Types of Winter Mulch

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Aspiring gardeners will have better luck when they learn about the various types of winter mulch, including leaves, straw, shredded newspaper and other materials. Become a mulch expert with the help of this free video on winter garden care.

Part of the Video Series: Winter Garden Care
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Video Transcript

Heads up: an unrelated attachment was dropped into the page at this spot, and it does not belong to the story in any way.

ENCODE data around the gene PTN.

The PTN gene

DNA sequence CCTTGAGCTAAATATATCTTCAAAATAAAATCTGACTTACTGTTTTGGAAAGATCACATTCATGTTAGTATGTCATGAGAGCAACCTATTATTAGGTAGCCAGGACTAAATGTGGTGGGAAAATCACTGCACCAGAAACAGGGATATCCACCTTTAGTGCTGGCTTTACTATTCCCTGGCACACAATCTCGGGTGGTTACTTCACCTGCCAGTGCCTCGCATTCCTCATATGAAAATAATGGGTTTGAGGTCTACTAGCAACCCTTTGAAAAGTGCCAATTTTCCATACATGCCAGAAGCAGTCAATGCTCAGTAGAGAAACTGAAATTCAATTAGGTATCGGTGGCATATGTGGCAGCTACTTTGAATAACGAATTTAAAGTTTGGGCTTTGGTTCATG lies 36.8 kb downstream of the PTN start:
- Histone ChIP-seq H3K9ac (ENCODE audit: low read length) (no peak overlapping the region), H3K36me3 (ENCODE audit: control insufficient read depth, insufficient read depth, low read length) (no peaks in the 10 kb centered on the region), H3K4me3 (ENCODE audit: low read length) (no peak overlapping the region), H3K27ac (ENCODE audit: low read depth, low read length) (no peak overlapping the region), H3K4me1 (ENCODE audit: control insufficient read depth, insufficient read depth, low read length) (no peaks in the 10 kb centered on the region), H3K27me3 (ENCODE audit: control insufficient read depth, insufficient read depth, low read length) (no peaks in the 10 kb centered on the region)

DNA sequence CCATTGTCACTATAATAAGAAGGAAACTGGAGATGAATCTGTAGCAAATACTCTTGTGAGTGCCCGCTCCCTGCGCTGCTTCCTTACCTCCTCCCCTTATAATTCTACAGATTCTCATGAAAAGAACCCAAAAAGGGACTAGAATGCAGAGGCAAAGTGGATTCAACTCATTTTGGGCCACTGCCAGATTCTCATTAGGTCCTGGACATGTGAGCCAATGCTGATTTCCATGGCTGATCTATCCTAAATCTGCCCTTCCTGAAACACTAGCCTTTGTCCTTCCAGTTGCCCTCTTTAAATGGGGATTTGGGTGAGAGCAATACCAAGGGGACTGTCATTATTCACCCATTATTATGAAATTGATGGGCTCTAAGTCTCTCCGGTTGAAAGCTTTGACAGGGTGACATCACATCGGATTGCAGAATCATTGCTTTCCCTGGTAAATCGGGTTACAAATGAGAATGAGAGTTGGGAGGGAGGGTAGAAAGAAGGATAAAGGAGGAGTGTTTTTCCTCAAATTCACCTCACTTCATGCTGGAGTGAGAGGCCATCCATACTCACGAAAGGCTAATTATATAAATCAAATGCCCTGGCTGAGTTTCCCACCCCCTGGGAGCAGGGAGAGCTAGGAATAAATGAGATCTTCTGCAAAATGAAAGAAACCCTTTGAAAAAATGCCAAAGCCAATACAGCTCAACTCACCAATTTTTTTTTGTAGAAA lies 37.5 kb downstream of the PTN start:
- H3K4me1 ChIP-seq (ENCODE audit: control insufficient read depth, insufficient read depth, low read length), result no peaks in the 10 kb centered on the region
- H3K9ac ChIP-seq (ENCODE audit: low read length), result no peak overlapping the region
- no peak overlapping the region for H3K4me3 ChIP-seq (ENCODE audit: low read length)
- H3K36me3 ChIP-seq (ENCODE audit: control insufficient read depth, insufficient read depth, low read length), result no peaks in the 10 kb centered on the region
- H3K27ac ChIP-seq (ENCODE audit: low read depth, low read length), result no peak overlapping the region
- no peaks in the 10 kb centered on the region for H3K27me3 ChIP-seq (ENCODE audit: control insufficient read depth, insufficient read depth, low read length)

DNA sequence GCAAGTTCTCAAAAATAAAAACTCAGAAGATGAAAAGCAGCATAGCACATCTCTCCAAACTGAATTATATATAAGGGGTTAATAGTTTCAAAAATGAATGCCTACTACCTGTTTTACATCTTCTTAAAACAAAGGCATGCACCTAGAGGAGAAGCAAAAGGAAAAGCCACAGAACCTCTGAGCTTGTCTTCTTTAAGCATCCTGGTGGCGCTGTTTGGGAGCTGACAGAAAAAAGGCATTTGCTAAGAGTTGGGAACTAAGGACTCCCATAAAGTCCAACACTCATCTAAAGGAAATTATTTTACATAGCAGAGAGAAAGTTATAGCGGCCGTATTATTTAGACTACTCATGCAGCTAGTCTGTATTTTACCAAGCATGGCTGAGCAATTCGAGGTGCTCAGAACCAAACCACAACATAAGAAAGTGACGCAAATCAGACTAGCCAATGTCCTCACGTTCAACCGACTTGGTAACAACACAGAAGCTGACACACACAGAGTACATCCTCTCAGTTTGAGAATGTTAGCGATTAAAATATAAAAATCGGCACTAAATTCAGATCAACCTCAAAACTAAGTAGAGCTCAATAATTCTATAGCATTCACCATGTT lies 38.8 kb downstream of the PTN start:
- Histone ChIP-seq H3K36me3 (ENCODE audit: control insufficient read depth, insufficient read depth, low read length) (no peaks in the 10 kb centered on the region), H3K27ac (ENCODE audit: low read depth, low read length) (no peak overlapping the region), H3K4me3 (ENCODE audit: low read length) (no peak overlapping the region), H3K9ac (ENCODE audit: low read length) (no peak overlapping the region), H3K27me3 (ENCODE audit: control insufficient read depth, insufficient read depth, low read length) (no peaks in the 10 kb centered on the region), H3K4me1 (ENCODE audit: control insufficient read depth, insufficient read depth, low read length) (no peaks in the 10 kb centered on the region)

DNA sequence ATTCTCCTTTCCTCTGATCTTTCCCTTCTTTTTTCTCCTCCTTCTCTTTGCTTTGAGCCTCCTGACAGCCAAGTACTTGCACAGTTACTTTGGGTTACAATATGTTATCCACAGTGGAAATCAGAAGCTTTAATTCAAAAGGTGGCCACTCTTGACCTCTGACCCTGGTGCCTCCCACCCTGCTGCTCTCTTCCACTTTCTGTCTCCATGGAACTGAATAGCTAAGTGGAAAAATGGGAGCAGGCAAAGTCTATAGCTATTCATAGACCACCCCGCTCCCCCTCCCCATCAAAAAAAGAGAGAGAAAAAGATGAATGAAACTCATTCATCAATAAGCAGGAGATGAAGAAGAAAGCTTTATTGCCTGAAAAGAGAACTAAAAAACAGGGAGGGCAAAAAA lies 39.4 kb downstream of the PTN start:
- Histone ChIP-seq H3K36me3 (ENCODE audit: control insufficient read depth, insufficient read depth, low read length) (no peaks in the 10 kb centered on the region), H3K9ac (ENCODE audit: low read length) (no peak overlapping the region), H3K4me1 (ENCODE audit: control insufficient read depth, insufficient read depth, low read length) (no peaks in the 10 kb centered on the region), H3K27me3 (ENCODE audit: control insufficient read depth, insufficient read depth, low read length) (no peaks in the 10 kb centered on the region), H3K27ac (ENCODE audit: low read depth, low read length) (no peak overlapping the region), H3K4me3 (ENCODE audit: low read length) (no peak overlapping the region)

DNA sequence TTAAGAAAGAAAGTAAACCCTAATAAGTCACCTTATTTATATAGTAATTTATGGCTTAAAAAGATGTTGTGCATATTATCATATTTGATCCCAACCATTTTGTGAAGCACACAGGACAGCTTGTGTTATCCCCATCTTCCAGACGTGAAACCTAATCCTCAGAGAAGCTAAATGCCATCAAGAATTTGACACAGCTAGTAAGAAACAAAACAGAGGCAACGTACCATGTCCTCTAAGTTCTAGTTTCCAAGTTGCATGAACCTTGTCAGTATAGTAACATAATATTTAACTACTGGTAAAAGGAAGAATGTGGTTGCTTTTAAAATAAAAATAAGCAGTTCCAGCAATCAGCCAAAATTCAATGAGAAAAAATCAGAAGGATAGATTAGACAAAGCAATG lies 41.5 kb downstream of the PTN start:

Hi, I'm Marci Degman, the aspiring gardener, and we're going to talk about types of winter mulch. Now, there's basically two different types, and two different reasons you would use these. In the summer, we tend to want to keep moisture in, so we use mulch for that purpose. In the winter, we want to keep, not necessarily keep things warm, we want to keep things even. So, the idea is to keep the temperature of the ground even. So, you can either go with something like this compost, which will also add nutrition, which is one of the reasons we like to use that in the fall, because it gives nutrition, and it breaks down, and basically goes down into the soil. But, sometimes we just want a blanket of air. Now, if what you want to do is just really, really protect a cold plant, for instance, you might want to use full size leafs like this. Or, if you've got a ground cover, or smaller plants, or perennials that are down into the ground, you may want to shred it. Now, the main difference is that in the spring, this kind of thing is going to create a thick mat that you've got to move away later. So, by shredding your leaves, you can see where I'm allowing air in. So, what you have to decide is, "Do I want to hold air down, or do I want to let air in?" So, I've got some really large maple leaves, and they're going to work really well to create a totally impervious blanket. But, they're not necessarily going to break down really fast for a nutrition. So, if you want just a blanket, you can use straw, you can use shredded newspaper, you can use bark, you can use a lot of materials that break down slowly just to keep things warm. Or, you can use compost, which will also provide nutrition. So, winter mulch, or winter compost, it's your choice.


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